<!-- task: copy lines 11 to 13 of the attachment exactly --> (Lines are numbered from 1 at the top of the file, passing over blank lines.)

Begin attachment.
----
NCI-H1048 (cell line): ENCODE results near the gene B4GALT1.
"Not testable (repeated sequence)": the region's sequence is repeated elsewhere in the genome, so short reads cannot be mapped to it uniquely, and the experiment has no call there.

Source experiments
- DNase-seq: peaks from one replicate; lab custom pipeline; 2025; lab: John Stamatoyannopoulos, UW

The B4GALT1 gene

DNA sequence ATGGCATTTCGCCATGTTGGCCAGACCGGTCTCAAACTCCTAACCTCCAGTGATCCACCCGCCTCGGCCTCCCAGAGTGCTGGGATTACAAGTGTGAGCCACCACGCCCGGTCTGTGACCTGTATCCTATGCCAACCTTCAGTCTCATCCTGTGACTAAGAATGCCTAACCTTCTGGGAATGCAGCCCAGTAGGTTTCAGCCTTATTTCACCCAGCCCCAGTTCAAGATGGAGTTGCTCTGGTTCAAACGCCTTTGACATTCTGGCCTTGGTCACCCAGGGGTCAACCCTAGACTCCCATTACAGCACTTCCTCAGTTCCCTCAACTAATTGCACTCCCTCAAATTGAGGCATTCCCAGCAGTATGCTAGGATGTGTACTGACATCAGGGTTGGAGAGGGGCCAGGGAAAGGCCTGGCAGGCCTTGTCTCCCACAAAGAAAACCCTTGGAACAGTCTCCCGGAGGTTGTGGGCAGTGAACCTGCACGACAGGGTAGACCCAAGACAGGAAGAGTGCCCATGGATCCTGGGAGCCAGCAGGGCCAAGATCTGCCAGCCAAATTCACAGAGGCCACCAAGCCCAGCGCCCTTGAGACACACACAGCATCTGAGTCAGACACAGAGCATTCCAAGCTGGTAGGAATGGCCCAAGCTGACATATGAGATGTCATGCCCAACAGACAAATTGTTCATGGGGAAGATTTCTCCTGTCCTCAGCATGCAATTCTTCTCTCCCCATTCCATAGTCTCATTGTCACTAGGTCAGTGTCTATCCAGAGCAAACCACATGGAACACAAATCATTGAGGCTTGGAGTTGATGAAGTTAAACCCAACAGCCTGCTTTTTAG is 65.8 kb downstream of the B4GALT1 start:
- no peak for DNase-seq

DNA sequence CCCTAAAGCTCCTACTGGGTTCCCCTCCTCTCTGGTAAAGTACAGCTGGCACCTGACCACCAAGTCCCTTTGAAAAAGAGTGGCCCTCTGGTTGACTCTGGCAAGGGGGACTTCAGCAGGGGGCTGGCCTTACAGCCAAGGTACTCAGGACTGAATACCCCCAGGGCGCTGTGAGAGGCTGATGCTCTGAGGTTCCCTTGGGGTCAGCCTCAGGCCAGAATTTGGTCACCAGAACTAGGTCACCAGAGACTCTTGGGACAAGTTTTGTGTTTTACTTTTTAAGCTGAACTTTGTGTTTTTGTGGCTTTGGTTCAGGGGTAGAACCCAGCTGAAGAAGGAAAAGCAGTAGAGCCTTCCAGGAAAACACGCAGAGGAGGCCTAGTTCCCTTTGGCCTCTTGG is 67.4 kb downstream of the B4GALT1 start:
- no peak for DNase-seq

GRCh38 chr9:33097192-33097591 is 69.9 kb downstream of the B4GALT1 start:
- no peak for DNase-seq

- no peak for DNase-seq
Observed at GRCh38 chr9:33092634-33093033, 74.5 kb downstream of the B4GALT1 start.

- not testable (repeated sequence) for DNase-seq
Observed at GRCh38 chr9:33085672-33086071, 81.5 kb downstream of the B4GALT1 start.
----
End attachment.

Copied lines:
- no peak for DNase-seq

- no peak for DNase-seq
Observed at GRCh38 chr9:33092634-33093033, 74.5 kb downstream of the B4GALT1 start.